Ever since his days as a teenage prodigy in James Brown’s band and as the co-architect of Parliament-Funkadelic with George Clinton, bassist Bootsy Collins has thrived in collective environments. His playing has always relied on the interplay between stylistic sorcery — he’s rightly heralded as one of the most innovative bass players ever — and the give-and-take of true synergy. So it only makes sense that World Wide Funk, his first new album in six years, makes optimal work of an array of guest artists … not that the colorful, indomitable Collins lets anyone forget for a second who’s the star attraction.
World Wide Funk was recorded at Collins’ own Re-Hab Studio in his native Cincinnati, although not all his collaborators showed up at his doorstep. Many sent in their parts remotely, though you could hardly tell. The album’s title track features beatboxing pioneer Doug E. Fresh, former Guns N’ Roses guitar wizard Buckethead, and rising funk bassist Alissia Benveniste — a crew that coheres seamlessly on a joyous, party-funk workout. Snoop Dogg makes an assist on “Hi-On-Heels,” a smoldering R&B plea for sensuous release that also features singer October London unleashing the power of his considerable charisma. Laidback and tastefully tuneful, it counterbalances more freewheeling tracks such as “Bass-Rigged-System,” a veritable super-summit of bassist starring Collins, Benveniste, Béla Fleck And The Flecktones’ Victor Wooten, Ivorian virtuoso Manou Gallo, and jazz legend Stanley Clarke of Return To Forever. Even with that much low end being detonated at once, the song bounces along on immaculate grooves, fuzzed-out licks, and a good-natured, round-robin show of solidarity.
The flamboyant Collins never passes up a chance to celebrate himself, even amid the easygoing camaraderie of World Wide Funk. Aided by P-Funk alumnus Dennis Chambers and guitar ace Eric Gales, the bassist reaches deep into his pocket of tricks to turn his instrument into an interstellar vehicle — whipping up the latest chapter of his ongoing self-mythology in the process. “Hot Saucer” gives the initial impression that Bootsy might be returning to The Mothership, Parliament’s potent galactic symbol of Afrofuturist deliverance. But instead of flying saucers, the song dwells on saucers of a culinary kind, as well as the illicit pleasures that might be served in Bootsy’s kind of kitchen. Musiq Soulchild and Big Daddy Kane might seem like an odd match on paper, but their disparate vocals styles — the former sweet, the latter smoky — elevate “Hot Saucer” into a thing of pure bliss. And on “Illusions,” Public Enemy’s Chuck D packs a monster verse of tightly coiled urgency and politically fueled rage.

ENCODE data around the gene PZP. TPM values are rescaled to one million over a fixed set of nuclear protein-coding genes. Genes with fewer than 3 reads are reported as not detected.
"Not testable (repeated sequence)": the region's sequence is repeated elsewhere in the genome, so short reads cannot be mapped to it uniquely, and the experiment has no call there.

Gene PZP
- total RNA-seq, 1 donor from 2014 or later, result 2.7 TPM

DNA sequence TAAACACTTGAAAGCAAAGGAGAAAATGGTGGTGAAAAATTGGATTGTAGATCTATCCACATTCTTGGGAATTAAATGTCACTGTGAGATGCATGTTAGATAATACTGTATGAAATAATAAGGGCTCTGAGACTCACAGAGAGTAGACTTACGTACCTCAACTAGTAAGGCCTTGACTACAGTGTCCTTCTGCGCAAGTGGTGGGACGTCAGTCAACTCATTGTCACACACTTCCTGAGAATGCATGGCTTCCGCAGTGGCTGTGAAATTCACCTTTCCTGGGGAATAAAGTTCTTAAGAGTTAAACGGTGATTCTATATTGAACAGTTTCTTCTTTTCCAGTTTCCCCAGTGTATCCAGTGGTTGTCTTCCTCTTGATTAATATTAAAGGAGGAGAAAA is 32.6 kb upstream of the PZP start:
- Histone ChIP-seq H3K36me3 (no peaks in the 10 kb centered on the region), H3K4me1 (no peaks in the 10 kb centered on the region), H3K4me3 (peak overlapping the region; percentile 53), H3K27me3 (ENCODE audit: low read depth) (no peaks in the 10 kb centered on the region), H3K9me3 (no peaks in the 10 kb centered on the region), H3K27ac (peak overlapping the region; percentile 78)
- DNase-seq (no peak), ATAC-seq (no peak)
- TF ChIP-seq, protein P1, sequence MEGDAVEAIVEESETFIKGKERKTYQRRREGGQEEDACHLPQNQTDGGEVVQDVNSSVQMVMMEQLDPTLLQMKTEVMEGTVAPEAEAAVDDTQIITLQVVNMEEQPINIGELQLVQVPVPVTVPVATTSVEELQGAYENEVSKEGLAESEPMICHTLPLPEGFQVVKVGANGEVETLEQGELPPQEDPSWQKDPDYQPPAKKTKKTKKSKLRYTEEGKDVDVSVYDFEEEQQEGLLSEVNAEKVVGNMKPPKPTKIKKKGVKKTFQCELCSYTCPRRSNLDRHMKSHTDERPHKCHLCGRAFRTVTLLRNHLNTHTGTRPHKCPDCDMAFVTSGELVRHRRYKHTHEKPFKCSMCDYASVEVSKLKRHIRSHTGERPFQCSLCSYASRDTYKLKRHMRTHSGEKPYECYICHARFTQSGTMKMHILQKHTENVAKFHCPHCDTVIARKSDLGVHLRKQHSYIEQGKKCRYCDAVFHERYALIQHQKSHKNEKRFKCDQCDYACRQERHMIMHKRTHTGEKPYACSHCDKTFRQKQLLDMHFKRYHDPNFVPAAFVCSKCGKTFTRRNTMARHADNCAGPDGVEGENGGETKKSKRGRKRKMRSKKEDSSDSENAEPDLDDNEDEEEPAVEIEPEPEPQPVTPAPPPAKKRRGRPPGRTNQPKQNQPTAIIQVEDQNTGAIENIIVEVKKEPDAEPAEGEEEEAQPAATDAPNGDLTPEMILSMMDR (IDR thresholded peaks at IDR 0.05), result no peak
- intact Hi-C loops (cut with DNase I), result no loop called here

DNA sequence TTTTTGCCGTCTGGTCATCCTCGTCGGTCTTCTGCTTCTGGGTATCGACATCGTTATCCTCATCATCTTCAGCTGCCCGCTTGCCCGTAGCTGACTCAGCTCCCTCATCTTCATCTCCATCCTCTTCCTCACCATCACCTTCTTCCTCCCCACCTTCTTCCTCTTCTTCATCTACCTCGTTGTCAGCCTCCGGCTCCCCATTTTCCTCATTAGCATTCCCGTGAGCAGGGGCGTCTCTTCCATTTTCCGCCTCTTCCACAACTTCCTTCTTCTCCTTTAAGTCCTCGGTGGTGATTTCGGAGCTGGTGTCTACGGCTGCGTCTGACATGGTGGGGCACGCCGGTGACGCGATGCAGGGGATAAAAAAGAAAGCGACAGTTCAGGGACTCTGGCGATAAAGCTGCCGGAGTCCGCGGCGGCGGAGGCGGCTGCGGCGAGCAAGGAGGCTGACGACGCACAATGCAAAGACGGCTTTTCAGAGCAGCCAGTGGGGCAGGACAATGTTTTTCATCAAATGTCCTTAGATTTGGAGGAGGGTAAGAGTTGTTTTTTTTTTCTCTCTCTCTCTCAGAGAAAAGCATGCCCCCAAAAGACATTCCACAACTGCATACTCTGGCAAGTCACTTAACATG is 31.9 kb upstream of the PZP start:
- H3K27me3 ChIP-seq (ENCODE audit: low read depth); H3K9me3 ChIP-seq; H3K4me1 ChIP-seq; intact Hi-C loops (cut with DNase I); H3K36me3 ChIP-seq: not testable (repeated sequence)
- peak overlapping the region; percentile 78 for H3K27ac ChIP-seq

Chambers isn’t the only former P-Funk member who appears on the album. The late keyboard genius Bernie Worrell, who died in 2016, is both the subject and star of “A Salute To Bernie.” Collins assembled the song using synthesizer tracks that Worrell had recorded in the early ‘00s but left unused. Worrell’s imprint is unmistakable — but where his whirring synth vamps turned classics like Parliament’s “Flash Light” and Funkadelic’s “One Nation Under A Groove” into sensory-overload jams, here his keys are layered over a tender, mournful elegy to a departed friend. Speaking of “A Salute To Bernie,” Collins recently said, “The track I picked felt like Bernie speaking, which was his favorite way of communicating. I felt Bernie’s presence.”
Collins is doubtlessly the ringleader of World Wide Funk, but the album’s bonhomie is a testament to how even the most ferociously gifted and exhibitionist funkster can age gracefully and poignantly.